- August 26, 2020
- Bill Tolson|
- Regulatory Compliance|
- records management|
- Data archiving|
- Cloud archiving|
- Defensible Disposition|
- Healthcare Data|
Corporations continue to adopt new information technologies that make their jobs both easier and more complex. Companies have adopted new communications platforms like Skype for instant messaging, enterprise social networks like Yammer and Slack, collaborative groupware applications such as WebEx, GoToMeeting, and video conferencing, not to mention audio and video recording for security. And of course most companies still rely on the old tried-and-true tools like email and telephone/voice messages for day to day communications. Many of these tools now allow you to record both audio and video for regulatory and eDiscovery needs.
The problem with these new technologies is finding specific audio or video content quickly. Below are three examples of audio/video content and the issues they can create.
Let’s look at an example from the government sector – Police Departments. Many Police Departments are now outfitting their officers with body cams that record both audio and video for evidence collection. The problem is what do you do with all of this audio and video evidence and how to search it when you need to find a particular event? In reality, officers and video techs are supposed to tag video files with keywords and other metadata to make searching it easier. But what happens when the metadata is not meaningful or the files have not been tagged, and how does a police department keep up with it? One small police department in California reports that they capture and store an average of 7 TB of video data per month. Some websites that cater to police video evidence retention offer some search capability but fall short and are expensive.
In reality, most jurisdictions rely on individuals to watch much of this audio/video data to find and report on specific events for court cases mainly because the technology to index and search these files are either not available to them or too expensive.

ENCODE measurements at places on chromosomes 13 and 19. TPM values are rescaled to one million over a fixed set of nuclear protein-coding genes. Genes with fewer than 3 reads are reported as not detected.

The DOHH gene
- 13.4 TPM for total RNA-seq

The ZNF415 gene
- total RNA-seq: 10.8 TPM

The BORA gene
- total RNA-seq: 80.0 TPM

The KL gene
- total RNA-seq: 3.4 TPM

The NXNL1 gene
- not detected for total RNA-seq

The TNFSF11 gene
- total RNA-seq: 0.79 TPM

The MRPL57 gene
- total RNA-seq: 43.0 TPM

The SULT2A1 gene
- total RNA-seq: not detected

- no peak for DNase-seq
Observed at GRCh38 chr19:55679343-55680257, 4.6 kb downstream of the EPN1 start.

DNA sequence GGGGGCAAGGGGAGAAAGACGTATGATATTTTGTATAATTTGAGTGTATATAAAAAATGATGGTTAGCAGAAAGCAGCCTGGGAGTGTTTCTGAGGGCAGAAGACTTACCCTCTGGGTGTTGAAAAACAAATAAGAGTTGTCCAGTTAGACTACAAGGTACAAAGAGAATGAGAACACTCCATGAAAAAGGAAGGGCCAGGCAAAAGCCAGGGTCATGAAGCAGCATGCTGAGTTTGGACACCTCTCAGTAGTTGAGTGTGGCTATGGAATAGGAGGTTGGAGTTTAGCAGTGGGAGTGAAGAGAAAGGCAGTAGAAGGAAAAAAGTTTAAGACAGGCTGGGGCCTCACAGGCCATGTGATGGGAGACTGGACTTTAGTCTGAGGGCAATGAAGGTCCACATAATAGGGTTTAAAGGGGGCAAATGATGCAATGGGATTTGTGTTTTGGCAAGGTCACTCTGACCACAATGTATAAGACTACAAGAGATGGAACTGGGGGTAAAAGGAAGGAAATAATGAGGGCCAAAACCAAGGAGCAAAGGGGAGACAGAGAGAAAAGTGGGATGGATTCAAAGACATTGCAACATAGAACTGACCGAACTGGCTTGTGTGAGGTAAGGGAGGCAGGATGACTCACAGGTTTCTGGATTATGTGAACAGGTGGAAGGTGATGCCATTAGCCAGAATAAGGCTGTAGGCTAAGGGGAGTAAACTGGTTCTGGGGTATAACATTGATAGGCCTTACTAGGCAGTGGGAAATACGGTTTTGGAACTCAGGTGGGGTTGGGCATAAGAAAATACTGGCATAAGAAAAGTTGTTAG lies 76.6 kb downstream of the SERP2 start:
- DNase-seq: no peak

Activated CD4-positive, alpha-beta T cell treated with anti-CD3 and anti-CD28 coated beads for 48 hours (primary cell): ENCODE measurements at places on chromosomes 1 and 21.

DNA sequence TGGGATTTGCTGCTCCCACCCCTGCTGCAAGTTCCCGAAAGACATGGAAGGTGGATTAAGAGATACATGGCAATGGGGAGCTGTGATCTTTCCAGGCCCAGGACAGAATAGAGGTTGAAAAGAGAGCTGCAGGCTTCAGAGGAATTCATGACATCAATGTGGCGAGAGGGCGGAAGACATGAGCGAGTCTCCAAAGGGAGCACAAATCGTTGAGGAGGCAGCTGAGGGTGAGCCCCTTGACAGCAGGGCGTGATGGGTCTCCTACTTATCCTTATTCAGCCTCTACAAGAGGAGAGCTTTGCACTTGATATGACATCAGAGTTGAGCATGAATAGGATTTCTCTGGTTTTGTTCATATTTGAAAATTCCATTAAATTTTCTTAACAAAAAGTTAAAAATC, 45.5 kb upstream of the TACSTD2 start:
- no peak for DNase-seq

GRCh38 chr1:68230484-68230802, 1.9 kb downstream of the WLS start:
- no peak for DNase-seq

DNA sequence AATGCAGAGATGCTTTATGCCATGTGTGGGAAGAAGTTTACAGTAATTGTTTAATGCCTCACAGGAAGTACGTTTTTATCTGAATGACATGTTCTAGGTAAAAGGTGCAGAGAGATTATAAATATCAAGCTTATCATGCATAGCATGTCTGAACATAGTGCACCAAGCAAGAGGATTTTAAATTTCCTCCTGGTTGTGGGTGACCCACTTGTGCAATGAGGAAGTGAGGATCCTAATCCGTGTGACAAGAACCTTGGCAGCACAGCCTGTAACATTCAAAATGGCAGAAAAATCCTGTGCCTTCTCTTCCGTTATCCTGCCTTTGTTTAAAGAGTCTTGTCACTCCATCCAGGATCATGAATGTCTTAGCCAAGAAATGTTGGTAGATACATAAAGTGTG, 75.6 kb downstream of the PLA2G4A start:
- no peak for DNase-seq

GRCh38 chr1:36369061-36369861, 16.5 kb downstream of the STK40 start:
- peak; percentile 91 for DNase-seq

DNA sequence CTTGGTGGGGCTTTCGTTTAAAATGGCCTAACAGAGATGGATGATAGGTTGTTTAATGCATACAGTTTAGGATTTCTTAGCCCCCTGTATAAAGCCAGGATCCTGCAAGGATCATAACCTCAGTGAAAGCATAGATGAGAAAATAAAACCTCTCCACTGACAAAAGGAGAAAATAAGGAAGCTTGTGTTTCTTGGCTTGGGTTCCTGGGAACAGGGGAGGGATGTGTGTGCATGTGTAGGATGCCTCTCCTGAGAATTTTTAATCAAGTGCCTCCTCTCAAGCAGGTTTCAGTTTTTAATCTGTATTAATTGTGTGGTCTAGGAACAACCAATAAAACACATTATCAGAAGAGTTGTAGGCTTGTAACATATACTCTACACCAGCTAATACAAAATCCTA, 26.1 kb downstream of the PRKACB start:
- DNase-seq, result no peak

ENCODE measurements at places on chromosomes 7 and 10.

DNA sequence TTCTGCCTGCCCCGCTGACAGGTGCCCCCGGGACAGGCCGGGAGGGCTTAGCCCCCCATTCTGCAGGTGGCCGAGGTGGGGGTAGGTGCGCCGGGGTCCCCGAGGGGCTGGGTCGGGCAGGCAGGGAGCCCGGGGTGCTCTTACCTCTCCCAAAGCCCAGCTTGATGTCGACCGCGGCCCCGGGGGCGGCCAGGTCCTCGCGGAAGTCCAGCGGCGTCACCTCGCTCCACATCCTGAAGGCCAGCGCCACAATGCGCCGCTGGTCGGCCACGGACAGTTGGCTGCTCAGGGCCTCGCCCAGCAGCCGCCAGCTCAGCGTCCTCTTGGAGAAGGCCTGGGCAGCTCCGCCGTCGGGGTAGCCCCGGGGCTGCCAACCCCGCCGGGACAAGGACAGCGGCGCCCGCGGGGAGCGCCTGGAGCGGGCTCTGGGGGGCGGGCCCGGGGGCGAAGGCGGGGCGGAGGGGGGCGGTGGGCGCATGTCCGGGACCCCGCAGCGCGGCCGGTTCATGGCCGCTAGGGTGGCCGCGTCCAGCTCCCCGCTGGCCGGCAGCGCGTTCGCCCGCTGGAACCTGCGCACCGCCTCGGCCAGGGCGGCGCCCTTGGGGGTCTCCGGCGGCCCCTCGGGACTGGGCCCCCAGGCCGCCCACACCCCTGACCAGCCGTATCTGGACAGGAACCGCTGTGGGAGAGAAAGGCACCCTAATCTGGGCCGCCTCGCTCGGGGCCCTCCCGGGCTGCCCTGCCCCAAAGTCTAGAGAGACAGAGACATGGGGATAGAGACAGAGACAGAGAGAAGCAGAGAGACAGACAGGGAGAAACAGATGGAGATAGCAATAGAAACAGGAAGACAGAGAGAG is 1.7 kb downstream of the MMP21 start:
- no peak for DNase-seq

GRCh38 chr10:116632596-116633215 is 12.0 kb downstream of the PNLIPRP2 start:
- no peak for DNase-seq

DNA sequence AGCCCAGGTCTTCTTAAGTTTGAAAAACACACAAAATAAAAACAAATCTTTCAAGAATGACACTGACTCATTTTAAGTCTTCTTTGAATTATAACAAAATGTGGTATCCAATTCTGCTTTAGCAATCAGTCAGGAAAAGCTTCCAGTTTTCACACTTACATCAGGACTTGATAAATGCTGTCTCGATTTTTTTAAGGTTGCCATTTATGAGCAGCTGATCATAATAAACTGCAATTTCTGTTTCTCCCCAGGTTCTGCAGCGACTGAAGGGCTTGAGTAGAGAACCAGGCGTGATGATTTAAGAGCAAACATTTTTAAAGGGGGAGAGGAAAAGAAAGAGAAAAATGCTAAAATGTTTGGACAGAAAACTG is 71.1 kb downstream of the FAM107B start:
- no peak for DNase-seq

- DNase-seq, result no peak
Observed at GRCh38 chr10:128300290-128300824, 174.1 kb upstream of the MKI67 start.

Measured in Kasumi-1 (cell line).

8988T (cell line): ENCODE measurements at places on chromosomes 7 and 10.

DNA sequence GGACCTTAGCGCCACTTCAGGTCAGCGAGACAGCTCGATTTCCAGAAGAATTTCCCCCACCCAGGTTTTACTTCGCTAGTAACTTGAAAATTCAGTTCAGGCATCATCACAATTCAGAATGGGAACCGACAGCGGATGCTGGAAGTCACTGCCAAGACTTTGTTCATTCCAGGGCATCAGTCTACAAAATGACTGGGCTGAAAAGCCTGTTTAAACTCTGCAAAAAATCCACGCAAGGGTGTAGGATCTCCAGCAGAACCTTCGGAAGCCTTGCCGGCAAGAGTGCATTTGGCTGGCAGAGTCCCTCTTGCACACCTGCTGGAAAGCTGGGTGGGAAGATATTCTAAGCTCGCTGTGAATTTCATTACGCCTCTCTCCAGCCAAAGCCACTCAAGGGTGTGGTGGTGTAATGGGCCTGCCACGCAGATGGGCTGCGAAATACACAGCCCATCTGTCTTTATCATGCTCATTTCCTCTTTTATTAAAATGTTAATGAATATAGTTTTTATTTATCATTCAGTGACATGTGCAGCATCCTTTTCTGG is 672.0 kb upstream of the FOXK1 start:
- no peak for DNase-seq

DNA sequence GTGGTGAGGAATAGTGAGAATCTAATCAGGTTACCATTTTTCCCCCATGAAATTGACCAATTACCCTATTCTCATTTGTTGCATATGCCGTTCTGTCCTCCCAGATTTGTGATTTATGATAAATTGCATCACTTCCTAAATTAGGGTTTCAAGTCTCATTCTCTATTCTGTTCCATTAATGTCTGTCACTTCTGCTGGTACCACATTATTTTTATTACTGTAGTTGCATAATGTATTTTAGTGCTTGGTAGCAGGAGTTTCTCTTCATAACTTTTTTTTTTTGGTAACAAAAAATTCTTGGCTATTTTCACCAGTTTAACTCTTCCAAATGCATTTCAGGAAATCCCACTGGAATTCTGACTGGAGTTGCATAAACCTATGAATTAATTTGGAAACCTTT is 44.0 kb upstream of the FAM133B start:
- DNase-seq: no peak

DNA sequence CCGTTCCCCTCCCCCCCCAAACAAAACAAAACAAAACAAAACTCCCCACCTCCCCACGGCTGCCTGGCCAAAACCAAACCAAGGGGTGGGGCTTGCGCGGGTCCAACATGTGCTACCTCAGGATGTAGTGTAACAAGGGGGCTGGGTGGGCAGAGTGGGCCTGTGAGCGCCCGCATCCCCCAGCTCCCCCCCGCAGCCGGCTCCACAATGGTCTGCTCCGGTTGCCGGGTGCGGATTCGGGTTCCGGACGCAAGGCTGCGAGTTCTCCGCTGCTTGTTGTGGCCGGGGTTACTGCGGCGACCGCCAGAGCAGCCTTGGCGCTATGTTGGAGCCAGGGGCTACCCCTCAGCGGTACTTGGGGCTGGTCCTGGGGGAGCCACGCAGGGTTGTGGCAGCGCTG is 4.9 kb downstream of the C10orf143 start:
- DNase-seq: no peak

For audio and video files, the 800 pound gorilla in the room is eDiscovery. Parties to a lawsuit must deal with discovery requests – an order from the opposing counsel to turn over relevant content. And these days, they are running across much more audio and video files as part of the collection process.
Defendants are forced to search for potentially responsive content no matter where it’s stored and no matter its format. Because of this, defendants (those being discovered) are faced with manually reviewing potentially thousands of hours of files because they don’t have the software to speed up collection and review. Their attorneys must do the same thing because they don’t trust their clients to have caught everything and don’t want to be accused of hiding evidence. Plaintiffs’ attorneys also must deal with these files to determine relevance to their case. This additional manual handling of audio and video files drive the cost of discovery up, dramatically – usually to the detriment of the defendant.
Another legal use of audio and video content is that of recorded depositions. Deposition testimony is taken orally, with an attorney asking questions and the individual answering while a court reporter or tape recorder (or sometimes both) records the testimony. The attorney’s will refer back to these recordings often.
And finally recorded witness statements are common and generate large amounts of audio and video content. Attorneys and their paralegals must spend time listening/watching hours of this content to index and absorb for relevance.